I didn't think of the moisture side of kitty litter I was thinking of babies eating bits of it ( the dust) and who knows what that would do to them.

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About the feather thing....all my mothers pulled out a small row of feathers from the breastbone area (vertically up their front ) when nesting. I thought it weird when the first one did then noticed they all did it. I was guessing it was to cover their eggs better with body heat but maybe now for nesting material too ? :blink:

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I have just been told by a very experienced bird breeder of a product he uses as nesting material that works really well. It comes in a dry compressed brick shape....it is coconut fibre / peat and generally used for a mulch type situation in plant pots. You get the fibre "brick" , put it in a very large bucket and add water. It takes up the moisture and swells. When that is done you squeeze out all the extra moisture you can and loosely line a nesting box with it. It does not take moisture out of any eggs, and is virus free as well. He has had much success with it for all types of birds over some years. In particular conyer parrots, bourkes, scarlets, cockatiels, finches and budgies. Open to suggestions and debate by all but the right thing by this breeder who I would class as genuine and knowledgable.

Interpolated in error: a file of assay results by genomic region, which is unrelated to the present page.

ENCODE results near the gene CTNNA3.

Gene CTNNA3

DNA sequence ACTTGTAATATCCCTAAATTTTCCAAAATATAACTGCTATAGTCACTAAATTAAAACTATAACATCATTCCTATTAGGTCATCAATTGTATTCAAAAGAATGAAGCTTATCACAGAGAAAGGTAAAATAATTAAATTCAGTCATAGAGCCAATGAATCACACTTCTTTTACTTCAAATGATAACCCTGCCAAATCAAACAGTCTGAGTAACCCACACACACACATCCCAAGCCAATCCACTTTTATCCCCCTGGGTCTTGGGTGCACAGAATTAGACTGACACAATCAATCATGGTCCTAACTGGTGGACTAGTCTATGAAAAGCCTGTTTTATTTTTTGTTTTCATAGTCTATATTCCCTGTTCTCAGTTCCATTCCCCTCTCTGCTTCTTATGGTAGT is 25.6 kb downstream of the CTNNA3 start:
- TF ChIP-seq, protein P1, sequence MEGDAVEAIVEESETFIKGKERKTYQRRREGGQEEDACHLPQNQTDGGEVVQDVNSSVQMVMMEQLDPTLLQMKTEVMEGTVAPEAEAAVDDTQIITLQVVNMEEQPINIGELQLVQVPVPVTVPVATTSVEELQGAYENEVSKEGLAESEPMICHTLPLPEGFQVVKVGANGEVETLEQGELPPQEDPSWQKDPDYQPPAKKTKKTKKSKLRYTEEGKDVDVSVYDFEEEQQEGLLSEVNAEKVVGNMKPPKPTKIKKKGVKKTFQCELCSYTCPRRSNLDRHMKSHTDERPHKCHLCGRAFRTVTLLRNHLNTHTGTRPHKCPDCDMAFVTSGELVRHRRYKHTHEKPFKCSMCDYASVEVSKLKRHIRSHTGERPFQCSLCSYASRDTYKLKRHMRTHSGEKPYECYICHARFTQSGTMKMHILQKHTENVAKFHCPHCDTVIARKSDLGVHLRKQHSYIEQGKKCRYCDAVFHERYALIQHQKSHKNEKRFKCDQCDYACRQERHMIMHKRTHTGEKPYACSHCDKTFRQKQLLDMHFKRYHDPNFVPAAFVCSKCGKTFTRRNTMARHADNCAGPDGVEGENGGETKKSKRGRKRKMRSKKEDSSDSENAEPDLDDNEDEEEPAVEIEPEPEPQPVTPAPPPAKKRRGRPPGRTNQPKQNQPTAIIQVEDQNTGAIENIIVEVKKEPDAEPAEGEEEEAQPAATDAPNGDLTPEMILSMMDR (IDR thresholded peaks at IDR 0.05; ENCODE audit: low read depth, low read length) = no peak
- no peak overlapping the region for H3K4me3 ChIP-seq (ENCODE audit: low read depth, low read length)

Edited by budgiebird

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I do not suggest this during the egg laying process. By the time the egg is due to hatch it requires a certain percentage of moisture to be removed from the egg. THe hen constantly adjusts the humidity in the nest to allow for this. If you are going to use moist nesting material you could end up with many dead in shell chicks. This breeder must be experienced enought to know what he is doing.